I always wanted to be a mom. When I was a little girl, I played house with my dolls. I would pretend to feed them and change their diapers. I would wrap them up in blankets and carry them around the house. When I got a little older, I would help our neighbors with their four little boys. I loved them and was always so excited when I could go next door and help.
I babysat when I was a teenager and in high school I worked at a local daycare after school. Having children was never a question and I truly had no doubt that I would be a mom…one day.
To my surprise, it wasn’t as easy as I thought it would be. My husband and I started trying to have a baby as soon as we were married. After many doctor appointments, six miscarriages and lots of tears, I was finally pregnant with our sweet Eliza Hope. She was born on April 12, 2012. So many people had prayed for her. She was everyone’s miracle and we were happy.
I loved being Eliza’s mom.
When our sweet girl was 18 months old she had her first seizure and after many tests she was diagnosed with epilepsy. When she was two, she received an autism diagnosis. At that appointment, the neurologist told us that Eliza would probably never talk and that we needed to prepare to take care of her for her entire life. I was devastated. How could our perfect little girl be facing such an uncertain future? How could I live with never hearing her sing a song or say a full sentence? After a few weeks of letting all of this information sink in, Aaron and I knew that although we would face some challenges in our future we would be the BEST special needs parents! We would advocate. We would make sure she got all of the therapies she needed and nothing would stop us from giving Eliza the best life!
And then on November 11th 2016, our sweet and beautiful 4 1/2 year old little girl went to heaven peacefully in her sleep. Eliza fought so hard everyday. She was joyful, kind and loving to everyone she met but she was tired and her little heart just gave out.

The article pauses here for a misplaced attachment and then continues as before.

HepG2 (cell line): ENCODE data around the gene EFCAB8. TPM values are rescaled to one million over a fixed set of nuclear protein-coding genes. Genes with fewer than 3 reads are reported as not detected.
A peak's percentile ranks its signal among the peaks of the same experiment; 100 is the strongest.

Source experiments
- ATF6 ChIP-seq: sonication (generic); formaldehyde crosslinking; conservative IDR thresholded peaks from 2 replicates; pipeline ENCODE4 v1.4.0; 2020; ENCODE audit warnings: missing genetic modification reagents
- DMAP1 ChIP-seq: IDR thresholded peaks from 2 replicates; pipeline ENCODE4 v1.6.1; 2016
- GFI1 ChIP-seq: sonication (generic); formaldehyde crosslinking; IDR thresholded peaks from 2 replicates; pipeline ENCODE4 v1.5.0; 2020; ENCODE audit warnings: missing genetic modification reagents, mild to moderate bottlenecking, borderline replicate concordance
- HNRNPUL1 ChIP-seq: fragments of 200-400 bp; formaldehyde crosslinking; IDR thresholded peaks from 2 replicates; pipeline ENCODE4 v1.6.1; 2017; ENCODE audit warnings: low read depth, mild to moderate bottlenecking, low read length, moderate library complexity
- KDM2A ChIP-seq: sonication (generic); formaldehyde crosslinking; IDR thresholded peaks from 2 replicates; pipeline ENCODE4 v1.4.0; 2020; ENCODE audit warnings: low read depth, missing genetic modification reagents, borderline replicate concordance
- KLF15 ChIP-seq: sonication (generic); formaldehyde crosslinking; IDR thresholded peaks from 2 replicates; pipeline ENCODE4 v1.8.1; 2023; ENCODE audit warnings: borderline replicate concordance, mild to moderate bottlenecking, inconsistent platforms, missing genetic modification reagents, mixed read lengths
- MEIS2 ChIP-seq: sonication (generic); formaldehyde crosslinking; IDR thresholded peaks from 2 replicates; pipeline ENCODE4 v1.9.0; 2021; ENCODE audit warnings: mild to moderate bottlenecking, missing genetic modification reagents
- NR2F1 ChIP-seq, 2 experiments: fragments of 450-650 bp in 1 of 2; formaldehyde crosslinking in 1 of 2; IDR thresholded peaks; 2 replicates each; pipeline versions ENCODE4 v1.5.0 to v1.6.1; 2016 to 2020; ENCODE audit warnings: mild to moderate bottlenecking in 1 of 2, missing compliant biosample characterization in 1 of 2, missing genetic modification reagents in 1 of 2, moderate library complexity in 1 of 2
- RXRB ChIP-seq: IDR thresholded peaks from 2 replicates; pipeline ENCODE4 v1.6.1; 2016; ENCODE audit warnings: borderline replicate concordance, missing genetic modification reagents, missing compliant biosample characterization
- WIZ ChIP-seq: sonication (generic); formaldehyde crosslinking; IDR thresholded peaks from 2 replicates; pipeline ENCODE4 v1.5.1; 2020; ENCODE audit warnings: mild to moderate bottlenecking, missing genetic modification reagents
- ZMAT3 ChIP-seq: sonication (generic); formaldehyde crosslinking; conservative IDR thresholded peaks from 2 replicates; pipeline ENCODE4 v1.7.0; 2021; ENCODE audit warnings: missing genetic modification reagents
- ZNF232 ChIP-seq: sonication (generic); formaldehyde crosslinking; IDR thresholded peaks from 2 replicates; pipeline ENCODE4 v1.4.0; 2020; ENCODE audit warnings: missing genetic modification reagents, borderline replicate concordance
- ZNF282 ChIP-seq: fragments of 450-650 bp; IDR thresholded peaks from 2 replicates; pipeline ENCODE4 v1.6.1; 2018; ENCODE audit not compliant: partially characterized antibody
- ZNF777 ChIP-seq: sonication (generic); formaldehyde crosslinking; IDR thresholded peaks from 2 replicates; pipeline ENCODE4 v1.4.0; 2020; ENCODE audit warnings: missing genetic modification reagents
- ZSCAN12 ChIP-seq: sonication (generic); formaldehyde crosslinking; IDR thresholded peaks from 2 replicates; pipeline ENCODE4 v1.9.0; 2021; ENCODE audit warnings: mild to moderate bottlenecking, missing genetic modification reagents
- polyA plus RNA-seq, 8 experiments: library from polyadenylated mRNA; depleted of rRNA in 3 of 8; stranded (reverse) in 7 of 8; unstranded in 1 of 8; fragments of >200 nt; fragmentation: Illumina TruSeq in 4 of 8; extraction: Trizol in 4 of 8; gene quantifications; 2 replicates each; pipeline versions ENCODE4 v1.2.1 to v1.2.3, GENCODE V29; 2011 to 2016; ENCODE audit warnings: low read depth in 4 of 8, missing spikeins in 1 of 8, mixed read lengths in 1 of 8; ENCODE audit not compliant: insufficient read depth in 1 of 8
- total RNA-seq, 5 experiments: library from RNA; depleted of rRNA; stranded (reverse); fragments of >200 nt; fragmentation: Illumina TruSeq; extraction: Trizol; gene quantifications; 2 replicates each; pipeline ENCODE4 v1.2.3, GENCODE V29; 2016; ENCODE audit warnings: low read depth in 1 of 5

Those days are blurry. The shock and pain of losing a child is unexplainable. It feels like you are being ripped apart. There is no other way to describe it. My child, my little girl, my miracle was gone and I couldn’t even begin to grasp how I could ever go on.
On Sunday November 13th, my cousin told me a story about a family whose son died after a long battle with cancer. They started a foundation and seeing the positive results of that helped them heal. Before he could say another word, The Eliza Foundation started taking shape in my mind AND in my heart. I would start a foundation to raise money for a therapy center where children with autism could go to receive all the therapies they need. This would keep parents from having to drive their children all over Hampton Roads to appointments and would provide a place where all a child’s therapists could work together on a perfect therapeutic plan for each individual child.
I had no doubt that this was a needed service but how would I ever be able to do this? It was almost overwhelming, so I had to stop thinking and just start doing. Nineteen months after that first conversation with my cousin, The Eliza Hope Foundation became an official 501(c)(3) and on June 21st 2018 we cut the ribbon for the official opening of the Eliza Hope Therapy Center.
We have therapy rooms, a sensory gym, large group room and open spaces for everyone to use. It is painted the color rhinestone, which is the color I chose for Eliza’s bedroom while she was still in my belly. We have a pinecone sculpture that stands three feet tall and we have an aquarium; both things Eliza loved. I watch the kids come in and stare at the fish and touch the pinecone and I get completely overwhelmed with a sense that Eliza is with us – that her heart and her spirit continue to touch people. I have her backpack with her name on it hanging on a hook in the large group room. No one will ever move it. We have a sweet little room that we made into a library with all of Eliza’s favorite books. Eliza would beeline to the book corner in every center or therapy room that she stepped foot in. Her favorite book to look at has been taped back together 100 times but it will always be on the shelf. We have a huge butterfly mural that was done with so much love by one of Eliza’s babysitters. She was able to capture everything about Eliza on one wall.
This is how we choose to honor our daughter, whose life was too short but whose legacy – to help families like ours give their sweet children the best place to learn – will be remembered forever. We will cheer them on when they succeed and we will cry when they get to move on to their next chapter. We will love these families because that’s what we were able to experience. And, shouldn’t everyone be that blessed?
This was Eliza’s purpose. This was her gift to the world. And, I am just grateful that she was ours.